The Chair introduced an aide-memoire on unintentional transboundary movement of LMOs/handling, transport, packaging, and transit requirements for transboundary movement of LMOs (UNEP/CBD/BSWG/2/CRP.6). The aide-memoire asked: should unintentional transboundary movement be covered by the protocol and, if so, which procedure should apply, who should trigger it and should information on the movement be shared with Parties.
UNINTENTIAL TRANSBOUNDARY MOVEMENT: Most speakers felt that unintentional transboundary movement (UTM) should be covered by the protocol. CHINA asked whether the concept includes natural disasters or actions. He noted that if it covers accidents due to UTMs it is related to Article 14.1(c) of the CBD. AUSTRALIA and NORWAY specified that it should cover unintended releases or accidents, which would be covered by AIA procedures, as well as unintended movement. ZAMBIA preferred a separate provision for purely accidental or natural releases such as pollen. The EU specified LMOs that are likely to have adverse effects. INDONESIA asked how to define UTM of LMOs and the extent to which it has occurred, and whether there would be a time limit on identifying it. SWITZERLAND, supported by JAPAN, felt that UTMs are already covered adequately in Article 14.1(c) and (d) of the CBD, but reference might be made to them in the provisions on information-sharing.
Most speakers felt that full information should be given by the party from which the UTM originates to the affected party, and that information should also be shared with third parties. BRAZIL noted that all experience with LMOs is to be eventually deposited in the information-sharing mechanism. At the time of movement, information should be given to any third party that might be affected. He called for linkage to a liability and compensation clause for the protocol. AUSTRALIA emphasized information-sharing through the proposed clearinghouse mechanism. NIGER stressed the importance of giving information for risk assessment and management generally and sharing information with all Parties notwithstanding confidentiality. The EU stressed speed and effectiveness in whatever procedure is adopted, so that appropriate measures may be taken rapidly.
As to who should trigger the procedure, proposals included the originating party, the affected party, and other States, particularly potentially affected third parties, depending on where the UTM or release is first identified. NORWAY and the EU noted that this question covers legal responsibility. Ultimately the country where the release has occurred must take action, which will require developing a legal basis under CBD Article 14. MOZAMBIQUE specified that the procedure should be triggered through the competent authority of the originating State or the affected State. MAURITANIA noted that Article 8 of the CBD requires the Party responsible for the release to trigger the procedure or, if not, the affected country or any other country that might be affected. SRI LANKA specified the exporting party as the trigger, through its competent authority. BRAZIL and ZAMBIA specified the affected countrys competent authority; the country of origination should alert that authority. BELARUS said for natural disasters the originating country should trigger the mechanism. For illegal activities, the damaged party or a third party could trigger the procedure.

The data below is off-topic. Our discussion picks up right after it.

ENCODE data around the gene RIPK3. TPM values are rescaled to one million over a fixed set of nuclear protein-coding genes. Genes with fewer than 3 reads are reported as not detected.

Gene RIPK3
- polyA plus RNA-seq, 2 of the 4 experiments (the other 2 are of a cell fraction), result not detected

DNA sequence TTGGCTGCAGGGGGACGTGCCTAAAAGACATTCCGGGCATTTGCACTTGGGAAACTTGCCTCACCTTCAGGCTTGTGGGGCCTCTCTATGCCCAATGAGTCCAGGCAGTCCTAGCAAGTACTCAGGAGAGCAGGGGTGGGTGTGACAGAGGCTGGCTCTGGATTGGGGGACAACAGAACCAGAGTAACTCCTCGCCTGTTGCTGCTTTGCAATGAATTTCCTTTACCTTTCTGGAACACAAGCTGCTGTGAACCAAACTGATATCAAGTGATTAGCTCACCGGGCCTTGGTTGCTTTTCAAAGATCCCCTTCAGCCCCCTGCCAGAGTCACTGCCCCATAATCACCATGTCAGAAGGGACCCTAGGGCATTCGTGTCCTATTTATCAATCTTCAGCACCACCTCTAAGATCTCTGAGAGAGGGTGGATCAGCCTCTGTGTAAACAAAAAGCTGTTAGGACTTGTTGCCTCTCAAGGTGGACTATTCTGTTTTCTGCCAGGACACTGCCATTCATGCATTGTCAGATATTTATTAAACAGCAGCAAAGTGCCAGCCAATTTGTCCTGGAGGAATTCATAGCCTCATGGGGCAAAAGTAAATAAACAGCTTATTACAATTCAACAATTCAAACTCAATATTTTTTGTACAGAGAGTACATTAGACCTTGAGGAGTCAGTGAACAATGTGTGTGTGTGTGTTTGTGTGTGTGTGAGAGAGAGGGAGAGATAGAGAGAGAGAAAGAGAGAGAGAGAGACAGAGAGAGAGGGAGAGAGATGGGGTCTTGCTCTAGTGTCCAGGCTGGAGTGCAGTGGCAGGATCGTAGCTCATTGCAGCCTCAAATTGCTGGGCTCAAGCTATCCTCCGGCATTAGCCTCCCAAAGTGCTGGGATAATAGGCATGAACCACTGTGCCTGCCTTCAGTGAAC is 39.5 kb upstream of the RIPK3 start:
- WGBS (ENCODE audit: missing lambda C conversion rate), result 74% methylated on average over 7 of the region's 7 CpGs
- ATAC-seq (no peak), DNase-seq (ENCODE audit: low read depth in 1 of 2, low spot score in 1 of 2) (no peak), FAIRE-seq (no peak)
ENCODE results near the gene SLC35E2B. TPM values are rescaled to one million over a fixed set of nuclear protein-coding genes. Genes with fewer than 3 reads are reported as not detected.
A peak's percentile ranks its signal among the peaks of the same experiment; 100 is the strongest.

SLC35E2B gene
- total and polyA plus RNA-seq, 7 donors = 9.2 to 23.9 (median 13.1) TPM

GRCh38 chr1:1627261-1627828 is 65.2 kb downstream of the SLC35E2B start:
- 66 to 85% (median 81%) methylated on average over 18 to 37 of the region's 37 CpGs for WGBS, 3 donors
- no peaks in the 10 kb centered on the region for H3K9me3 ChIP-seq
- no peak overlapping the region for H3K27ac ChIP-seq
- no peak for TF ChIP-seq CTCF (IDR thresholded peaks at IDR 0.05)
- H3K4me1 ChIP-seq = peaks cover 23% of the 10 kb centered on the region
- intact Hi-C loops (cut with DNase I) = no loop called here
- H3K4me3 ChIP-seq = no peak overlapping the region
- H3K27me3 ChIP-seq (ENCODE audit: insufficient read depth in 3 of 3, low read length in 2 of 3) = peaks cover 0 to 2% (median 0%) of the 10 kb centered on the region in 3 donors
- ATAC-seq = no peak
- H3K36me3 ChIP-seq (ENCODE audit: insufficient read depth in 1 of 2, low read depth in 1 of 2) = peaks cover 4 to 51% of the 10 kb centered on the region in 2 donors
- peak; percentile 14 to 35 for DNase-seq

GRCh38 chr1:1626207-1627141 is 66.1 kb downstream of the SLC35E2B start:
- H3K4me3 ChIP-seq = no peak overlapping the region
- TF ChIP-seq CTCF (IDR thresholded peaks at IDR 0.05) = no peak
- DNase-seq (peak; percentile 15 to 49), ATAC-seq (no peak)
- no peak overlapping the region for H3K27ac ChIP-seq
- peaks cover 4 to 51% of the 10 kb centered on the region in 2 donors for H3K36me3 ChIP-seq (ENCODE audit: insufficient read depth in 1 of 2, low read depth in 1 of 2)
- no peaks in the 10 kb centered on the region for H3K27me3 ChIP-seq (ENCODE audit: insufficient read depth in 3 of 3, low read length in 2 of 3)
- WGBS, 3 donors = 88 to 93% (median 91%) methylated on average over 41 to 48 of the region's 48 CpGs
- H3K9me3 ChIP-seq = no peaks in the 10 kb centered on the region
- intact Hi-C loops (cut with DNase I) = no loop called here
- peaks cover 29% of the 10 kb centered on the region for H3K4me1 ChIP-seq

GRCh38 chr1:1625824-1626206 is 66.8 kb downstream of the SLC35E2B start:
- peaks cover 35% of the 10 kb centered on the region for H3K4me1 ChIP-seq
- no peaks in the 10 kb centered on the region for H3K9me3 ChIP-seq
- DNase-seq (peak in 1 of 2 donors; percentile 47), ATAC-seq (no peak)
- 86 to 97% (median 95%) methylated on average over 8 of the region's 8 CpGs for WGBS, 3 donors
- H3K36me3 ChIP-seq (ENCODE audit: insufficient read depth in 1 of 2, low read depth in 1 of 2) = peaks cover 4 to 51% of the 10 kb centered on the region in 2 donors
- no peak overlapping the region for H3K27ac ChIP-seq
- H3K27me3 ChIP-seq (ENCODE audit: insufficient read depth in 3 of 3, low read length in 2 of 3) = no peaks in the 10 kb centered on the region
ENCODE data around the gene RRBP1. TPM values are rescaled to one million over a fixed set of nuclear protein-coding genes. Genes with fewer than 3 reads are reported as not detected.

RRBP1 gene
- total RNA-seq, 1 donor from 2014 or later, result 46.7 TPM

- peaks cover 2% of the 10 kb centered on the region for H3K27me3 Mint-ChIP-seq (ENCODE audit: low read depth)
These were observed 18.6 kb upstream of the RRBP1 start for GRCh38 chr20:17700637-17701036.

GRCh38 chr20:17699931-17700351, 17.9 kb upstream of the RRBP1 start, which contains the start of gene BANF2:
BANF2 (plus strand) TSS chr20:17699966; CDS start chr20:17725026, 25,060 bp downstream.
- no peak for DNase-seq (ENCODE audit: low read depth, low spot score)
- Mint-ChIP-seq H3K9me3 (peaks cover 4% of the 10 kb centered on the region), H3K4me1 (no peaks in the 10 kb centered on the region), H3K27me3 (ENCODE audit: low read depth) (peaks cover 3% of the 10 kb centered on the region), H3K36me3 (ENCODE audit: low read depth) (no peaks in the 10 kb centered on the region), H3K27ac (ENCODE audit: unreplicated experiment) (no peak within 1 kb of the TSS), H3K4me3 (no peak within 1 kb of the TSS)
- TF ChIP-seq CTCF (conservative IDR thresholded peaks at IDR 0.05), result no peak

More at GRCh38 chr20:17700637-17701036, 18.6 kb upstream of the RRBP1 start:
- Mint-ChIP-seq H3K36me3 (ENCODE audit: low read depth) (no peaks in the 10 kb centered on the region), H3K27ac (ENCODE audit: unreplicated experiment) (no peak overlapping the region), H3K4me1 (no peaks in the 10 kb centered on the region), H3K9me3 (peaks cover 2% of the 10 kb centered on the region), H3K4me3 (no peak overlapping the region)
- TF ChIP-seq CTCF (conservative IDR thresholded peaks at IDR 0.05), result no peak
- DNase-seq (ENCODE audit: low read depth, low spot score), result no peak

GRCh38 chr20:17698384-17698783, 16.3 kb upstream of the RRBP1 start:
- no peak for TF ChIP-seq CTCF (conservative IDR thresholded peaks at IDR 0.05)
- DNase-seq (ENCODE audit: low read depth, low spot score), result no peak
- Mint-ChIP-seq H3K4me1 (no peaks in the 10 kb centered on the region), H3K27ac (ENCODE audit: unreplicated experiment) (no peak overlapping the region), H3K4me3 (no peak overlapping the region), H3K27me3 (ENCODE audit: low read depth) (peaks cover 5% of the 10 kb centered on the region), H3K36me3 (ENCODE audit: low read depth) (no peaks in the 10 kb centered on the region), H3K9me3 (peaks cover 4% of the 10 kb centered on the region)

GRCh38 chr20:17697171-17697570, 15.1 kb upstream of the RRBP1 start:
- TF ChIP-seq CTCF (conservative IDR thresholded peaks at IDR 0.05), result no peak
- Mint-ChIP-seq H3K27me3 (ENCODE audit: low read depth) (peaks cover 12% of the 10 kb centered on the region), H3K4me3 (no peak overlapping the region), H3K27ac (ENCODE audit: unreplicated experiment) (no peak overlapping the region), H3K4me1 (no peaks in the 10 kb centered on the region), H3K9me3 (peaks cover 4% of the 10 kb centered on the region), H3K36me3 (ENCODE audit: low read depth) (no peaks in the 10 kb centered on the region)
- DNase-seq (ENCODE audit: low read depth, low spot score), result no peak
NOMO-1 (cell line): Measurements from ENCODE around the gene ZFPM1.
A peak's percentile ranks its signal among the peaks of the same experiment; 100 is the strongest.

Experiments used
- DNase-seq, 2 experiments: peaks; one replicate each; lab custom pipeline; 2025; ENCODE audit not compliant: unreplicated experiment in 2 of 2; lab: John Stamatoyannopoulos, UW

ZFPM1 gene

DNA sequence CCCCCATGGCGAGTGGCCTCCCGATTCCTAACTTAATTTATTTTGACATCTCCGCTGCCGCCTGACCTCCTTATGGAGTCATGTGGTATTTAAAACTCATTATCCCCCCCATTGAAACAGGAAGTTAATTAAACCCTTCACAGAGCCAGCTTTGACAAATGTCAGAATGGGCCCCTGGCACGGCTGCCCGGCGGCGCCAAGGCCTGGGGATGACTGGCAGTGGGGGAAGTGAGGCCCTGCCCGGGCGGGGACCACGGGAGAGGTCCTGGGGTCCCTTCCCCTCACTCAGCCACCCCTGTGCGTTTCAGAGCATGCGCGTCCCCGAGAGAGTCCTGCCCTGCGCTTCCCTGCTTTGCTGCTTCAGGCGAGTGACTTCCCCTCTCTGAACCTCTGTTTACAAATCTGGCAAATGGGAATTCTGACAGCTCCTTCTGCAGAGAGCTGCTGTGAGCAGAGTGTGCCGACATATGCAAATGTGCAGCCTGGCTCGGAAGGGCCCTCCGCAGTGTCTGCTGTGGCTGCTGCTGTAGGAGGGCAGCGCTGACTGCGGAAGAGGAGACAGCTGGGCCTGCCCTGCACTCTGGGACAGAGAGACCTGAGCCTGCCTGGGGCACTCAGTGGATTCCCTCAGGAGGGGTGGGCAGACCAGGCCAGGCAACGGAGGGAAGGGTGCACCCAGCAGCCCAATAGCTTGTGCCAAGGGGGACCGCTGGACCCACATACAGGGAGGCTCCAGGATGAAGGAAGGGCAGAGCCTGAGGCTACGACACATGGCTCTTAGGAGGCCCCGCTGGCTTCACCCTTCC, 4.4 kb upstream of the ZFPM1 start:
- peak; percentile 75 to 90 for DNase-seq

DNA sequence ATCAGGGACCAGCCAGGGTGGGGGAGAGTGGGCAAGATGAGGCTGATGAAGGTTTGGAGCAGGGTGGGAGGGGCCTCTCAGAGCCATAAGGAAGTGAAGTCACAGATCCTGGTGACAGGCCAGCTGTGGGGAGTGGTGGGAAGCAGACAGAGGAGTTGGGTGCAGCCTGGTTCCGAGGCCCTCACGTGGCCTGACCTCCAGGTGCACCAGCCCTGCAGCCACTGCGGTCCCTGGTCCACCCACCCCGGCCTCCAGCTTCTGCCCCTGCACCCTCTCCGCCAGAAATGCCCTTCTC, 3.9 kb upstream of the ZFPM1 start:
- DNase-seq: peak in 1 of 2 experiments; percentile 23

MAURITIUS reiterated the need to strengthen developing countries capacity to deal with these risks. INDIA added that compatibility with Article 14.2 of the CBD requires redress measures in the protocol. BELARUS called for a mechanism modeled on the CBD procedure for dispute settlement.
HANDLING, TRANSPORT, PACKAGING AND TRANSIT: On the handling, transport, packaging and transit requirements for transboundary movement of LMOs, the aide-memoire asked: to what extent should handling, transport, packaging and transit be covered by the protocol and to what extent are these issues already covered by other international agreements. Many delegates, including INDONESIA, BARBADOS, UGANDA, LESOTHO, NORWAY and BRAZIL, agreed that these issues should be covered by the protocol. BARBADOS and BURUNDI emphasized the importance of these issues for trans-shipment countries. LESOTHO urged the inclusion of labelling among the items. NORWAY said the LMO must be accompanied by movement documentation from origin to use or release. Provisions in the protocol should be general and the Parties could develop a detailed packaging provision.
The EU, supported by NEW ZEALAND, said that questions related to transfer should be referred to the ECOSOC committee of experts on the transfer of dangerous goods. BRAZIL said these issues should be explicitly covered by the protocol and details included in an annex. NEW ZEALAND said the protocol should not be prescriptive but should encourage all interested Parties to observe appropriate safety considerations. MALAYSIA said that handling and transit are separate issues and noted that transit issues are not adequately covered by international agreements. ECOROPA supported consistent labelling procedures for LMOs from cradle to grave.
During the final Plenary, delegates accepted the Chairs draft element paper on unintentional transboundary movement of LMOs, including accidental and emergency cases (UNEP/CBD/BSWG/2/ CRP.13) and on handling, transport/packaging/and transit requirements for transboundary movements of LMOs (UNEP/CBD/BSWG/2/CRP.15). These papers include all of the proposals made by delegates during discussion.
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